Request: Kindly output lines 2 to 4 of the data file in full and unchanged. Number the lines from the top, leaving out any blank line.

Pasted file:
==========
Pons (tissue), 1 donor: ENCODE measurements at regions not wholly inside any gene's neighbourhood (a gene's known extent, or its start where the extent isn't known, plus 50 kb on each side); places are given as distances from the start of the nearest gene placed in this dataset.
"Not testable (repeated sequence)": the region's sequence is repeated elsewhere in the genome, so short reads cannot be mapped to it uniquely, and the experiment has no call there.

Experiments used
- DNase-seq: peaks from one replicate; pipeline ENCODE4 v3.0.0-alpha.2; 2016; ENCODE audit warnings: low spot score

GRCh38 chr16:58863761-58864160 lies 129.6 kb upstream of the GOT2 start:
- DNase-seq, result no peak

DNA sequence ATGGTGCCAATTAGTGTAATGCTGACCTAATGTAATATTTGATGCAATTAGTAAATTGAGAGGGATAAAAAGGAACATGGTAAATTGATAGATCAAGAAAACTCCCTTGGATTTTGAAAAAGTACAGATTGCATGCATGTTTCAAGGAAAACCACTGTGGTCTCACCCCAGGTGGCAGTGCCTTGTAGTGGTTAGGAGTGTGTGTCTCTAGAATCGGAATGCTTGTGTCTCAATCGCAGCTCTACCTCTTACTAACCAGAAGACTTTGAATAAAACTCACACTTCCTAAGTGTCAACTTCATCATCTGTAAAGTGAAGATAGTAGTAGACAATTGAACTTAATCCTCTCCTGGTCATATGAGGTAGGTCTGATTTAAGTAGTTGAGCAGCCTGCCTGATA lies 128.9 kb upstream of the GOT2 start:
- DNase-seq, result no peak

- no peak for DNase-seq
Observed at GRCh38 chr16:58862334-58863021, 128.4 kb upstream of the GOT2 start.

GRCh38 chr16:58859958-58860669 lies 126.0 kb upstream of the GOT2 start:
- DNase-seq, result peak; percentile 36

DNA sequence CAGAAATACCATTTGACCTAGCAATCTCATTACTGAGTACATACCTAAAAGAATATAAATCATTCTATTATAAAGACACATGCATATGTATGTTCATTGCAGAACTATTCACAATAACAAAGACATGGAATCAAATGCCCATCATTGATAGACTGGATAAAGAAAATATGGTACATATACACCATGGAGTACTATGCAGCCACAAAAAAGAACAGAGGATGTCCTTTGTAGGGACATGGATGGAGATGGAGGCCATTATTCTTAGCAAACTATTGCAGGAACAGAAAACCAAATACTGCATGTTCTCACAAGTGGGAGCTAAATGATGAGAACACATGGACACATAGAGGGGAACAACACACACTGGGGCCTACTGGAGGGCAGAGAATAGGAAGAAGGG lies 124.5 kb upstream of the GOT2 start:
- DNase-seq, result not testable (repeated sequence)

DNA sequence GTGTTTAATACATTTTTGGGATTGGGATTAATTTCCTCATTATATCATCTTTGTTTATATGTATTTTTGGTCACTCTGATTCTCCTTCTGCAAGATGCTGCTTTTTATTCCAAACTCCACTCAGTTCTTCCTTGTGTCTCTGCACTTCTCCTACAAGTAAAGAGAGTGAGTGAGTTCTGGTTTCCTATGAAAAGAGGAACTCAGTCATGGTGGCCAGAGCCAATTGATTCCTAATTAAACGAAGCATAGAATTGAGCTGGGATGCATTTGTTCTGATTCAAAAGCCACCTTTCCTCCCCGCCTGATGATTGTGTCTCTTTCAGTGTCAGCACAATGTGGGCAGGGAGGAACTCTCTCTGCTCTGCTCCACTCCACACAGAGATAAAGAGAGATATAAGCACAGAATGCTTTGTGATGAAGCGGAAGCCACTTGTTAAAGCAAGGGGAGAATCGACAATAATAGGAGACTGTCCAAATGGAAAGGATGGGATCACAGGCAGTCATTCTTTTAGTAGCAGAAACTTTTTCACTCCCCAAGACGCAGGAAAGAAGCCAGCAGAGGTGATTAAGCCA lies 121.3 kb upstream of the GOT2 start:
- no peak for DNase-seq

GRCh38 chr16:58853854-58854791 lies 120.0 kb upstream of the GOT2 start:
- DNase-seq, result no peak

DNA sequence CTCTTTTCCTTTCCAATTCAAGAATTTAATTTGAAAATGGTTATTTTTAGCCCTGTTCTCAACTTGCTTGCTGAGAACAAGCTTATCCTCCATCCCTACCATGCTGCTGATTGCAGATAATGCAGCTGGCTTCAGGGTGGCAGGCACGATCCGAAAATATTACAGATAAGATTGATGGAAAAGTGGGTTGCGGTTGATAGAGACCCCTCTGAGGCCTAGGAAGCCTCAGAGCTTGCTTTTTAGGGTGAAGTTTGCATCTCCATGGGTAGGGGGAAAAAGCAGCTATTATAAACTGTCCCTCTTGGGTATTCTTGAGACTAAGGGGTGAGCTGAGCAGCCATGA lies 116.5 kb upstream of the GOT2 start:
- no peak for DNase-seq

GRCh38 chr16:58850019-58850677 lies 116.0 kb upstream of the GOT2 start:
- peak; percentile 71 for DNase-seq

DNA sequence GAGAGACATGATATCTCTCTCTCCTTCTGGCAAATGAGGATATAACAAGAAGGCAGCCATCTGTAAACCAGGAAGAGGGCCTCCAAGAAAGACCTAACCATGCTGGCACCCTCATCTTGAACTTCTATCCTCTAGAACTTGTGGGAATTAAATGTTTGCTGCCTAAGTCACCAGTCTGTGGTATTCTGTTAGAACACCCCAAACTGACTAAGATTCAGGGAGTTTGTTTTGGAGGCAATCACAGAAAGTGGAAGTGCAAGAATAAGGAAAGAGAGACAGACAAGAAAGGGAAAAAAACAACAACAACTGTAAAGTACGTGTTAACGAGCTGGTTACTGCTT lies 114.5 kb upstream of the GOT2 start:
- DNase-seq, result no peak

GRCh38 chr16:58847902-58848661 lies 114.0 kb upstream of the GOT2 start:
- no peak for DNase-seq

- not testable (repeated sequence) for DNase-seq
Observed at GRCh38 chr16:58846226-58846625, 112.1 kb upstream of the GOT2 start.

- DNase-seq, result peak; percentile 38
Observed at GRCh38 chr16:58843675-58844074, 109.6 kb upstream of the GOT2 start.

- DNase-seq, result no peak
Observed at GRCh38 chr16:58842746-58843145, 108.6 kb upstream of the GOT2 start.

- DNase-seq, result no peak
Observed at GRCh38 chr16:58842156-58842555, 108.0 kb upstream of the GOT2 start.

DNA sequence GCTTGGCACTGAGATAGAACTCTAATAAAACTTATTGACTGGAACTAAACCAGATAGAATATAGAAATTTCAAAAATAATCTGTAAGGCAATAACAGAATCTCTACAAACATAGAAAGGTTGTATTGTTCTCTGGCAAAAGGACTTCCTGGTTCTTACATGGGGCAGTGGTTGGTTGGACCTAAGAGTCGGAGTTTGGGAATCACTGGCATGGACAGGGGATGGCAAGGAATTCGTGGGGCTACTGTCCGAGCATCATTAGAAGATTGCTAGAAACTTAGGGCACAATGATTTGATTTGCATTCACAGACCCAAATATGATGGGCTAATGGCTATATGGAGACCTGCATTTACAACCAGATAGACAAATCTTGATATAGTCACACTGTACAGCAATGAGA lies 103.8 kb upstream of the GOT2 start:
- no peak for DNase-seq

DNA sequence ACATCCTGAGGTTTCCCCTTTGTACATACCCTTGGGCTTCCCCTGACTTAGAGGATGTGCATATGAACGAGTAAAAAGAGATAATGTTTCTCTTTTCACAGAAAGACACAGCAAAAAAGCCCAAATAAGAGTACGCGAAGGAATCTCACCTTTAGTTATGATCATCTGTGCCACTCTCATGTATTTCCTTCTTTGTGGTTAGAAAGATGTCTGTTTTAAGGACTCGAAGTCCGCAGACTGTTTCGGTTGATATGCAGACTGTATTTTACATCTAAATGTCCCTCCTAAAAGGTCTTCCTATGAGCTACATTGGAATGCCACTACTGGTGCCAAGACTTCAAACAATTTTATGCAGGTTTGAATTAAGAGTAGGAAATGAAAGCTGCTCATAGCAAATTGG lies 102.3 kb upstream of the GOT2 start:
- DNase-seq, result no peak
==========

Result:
"Not testable (repeated sequence)": the region's sequence is repeated elsewhere in the genome, so short reads cannot be mapped to it uniquely, and the experiment has no call there.

Experiments used
- DNase-seq: peaks from one replicate; pipeline ENCODE4 v3.0.0-alpha.2; 2016; ENCODE audit warnings: low spot score